Or even CHiPs punks , perhaps? Seriously, back in the day calling someone a "CHiPs Punk" was like, the worst insult ever.

Fucking posers. Everyone knows the only real punks on prime time TV were CPO Sharkey Punks.
posted by charlie don't surf at 6:34 PM on August 15, 2011 [3 favorites]


In Flint, we import only the best muralists.


love to paint this
posted by clavdivs at 6:34 PM on August 15, 2011


As a fan of the Dickies who had never seen that clip, charlie, I salute you.
posted by darkstar at 6:37 PM on August 15, 2011


A black eye eh? Could've been avoided with a couple warm cheap beers. Punkers have changed that much in the last 30 years.
posted by snsranch at 6:41 PM on August 15, 2011


Who'll be the first to create a print of the "Black eye photo"?

gratuitous starter image
posted by cobra_high_tigers at 6:42 PM on August 15, 2011 [3 favorites]


threw paint on a 40 foot mural created for a Beastie Boys video, that must have been back around '82..

why the fuck did you do that? mindless destruction? punk, but seems pretty pointless. what was your issue with it?
posted by Lovecraft In Brooklyn at 6:48 PM on August 15, 2011


This one time, I painted an X on the local fire station door. Then we drove away real fast. This was in 1996, when you were only 12. We also stole soda out of the fridge.
posted by Brocktoon at 7:00 PM on August 15, 2011 [1 favorite]


what was your issue with it?

You obviously didn't read upthread. A monumental, crude, ugly, bad, fake retro mural with a sophomoric sex joke (two balls and a phallic bowling pin haw haw). They only got a film permit with the understanding that the mural would be removed after filming. I just forced their hand.

You know, Barbara Kruger got into huge trouble for a mural only a block from there, the local Japanese community was so offended by a huge mural in the shape of an American Flag with the Pledge of Allegiance on it, that they made her change the artwork. And that's not the last time there was a huge controversy, as you can tell from the article.

I think the common theme throughout all these mural problems is that the muralists (I will not call Fairey or Blu an artist) did not consider their environment, and didn't even consider that they could be causing offense, even enraging the people that have to live with it in their face every day.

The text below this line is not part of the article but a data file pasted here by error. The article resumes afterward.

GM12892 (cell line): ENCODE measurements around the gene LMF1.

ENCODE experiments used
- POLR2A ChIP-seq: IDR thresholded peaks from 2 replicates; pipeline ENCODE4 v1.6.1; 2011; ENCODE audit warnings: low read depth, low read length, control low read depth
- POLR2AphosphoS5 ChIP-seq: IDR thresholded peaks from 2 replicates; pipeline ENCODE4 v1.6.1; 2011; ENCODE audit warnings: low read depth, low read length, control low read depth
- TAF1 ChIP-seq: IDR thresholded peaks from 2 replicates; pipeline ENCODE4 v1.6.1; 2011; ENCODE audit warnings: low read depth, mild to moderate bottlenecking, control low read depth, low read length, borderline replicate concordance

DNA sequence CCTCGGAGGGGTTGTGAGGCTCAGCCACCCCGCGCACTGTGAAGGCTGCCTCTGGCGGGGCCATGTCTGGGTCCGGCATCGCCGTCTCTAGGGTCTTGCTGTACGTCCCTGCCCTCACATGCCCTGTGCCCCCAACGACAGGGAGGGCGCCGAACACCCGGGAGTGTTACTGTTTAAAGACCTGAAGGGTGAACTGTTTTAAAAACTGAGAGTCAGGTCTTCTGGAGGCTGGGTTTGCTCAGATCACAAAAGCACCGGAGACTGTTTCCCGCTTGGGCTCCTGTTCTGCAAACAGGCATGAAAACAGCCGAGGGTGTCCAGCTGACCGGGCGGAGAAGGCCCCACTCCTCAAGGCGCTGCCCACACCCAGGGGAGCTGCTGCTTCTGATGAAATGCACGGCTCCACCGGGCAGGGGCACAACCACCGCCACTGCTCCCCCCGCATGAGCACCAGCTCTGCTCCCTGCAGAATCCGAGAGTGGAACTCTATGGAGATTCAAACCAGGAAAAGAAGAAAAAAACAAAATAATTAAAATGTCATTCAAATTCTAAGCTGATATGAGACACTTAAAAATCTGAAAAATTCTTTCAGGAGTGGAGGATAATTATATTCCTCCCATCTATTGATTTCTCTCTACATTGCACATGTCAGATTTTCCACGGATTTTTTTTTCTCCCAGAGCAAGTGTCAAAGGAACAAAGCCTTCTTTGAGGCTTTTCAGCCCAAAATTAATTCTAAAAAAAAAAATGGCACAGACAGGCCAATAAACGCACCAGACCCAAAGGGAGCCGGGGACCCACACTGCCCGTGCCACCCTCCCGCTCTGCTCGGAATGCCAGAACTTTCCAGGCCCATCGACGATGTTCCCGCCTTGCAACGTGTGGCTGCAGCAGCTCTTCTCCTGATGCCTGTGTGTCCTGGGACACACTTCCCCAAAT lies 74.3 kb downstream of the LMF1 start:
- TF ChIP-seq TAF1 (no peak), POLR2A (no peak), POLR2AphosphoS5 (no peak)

posted by charlie don't surf at 7:01 PM on August 15, 2011 [3 favorites]


Why is someone always just looking for an opportunity to throw somebody down on the ground for an innocuous statement?

I think you just instigated a circle jerk. Cuz my statement was pretty innocuous too.
posted by Brocktoon at 7:05 PM on August 15, 2011


I think the common theme throughout all these mural problems is that the muralists (I will not call Fairey or Blu an artist) did not consider their environment, and didn't even consider that they could be causing offense, even enraging the people that have to live with it in their face every day.

Fair enough. But faux-retro sexism or not it still sounds better than a blank wall.
posted by Lovecraft In Brooklyn at 7:06 PM on August 15, 2011


faux-retro sexism or not it still sounds better than a blank wall.

Actually I'll take the blank wall, thanks anyway.
posted by en forme de poire at 7:07 PM on August 15, 2011 [10 favorites]


I view myself as an American by birth, but as a world citizen by choice. Traveling the globe has given me greater perspective on how relatively fortunate we are in America, as imperfect as it is. Traveling has also given me perspective on how the U.S. is perceived globally(mostly as redneck imperialists). Just as I’m opposed to U.S. xenophobia and insensitivity to the rest of the world, I’m opposed to xenophobia toward Americans from the rest of the world. Saying all Americans are imperialists is like saying all Arabs are terrorists.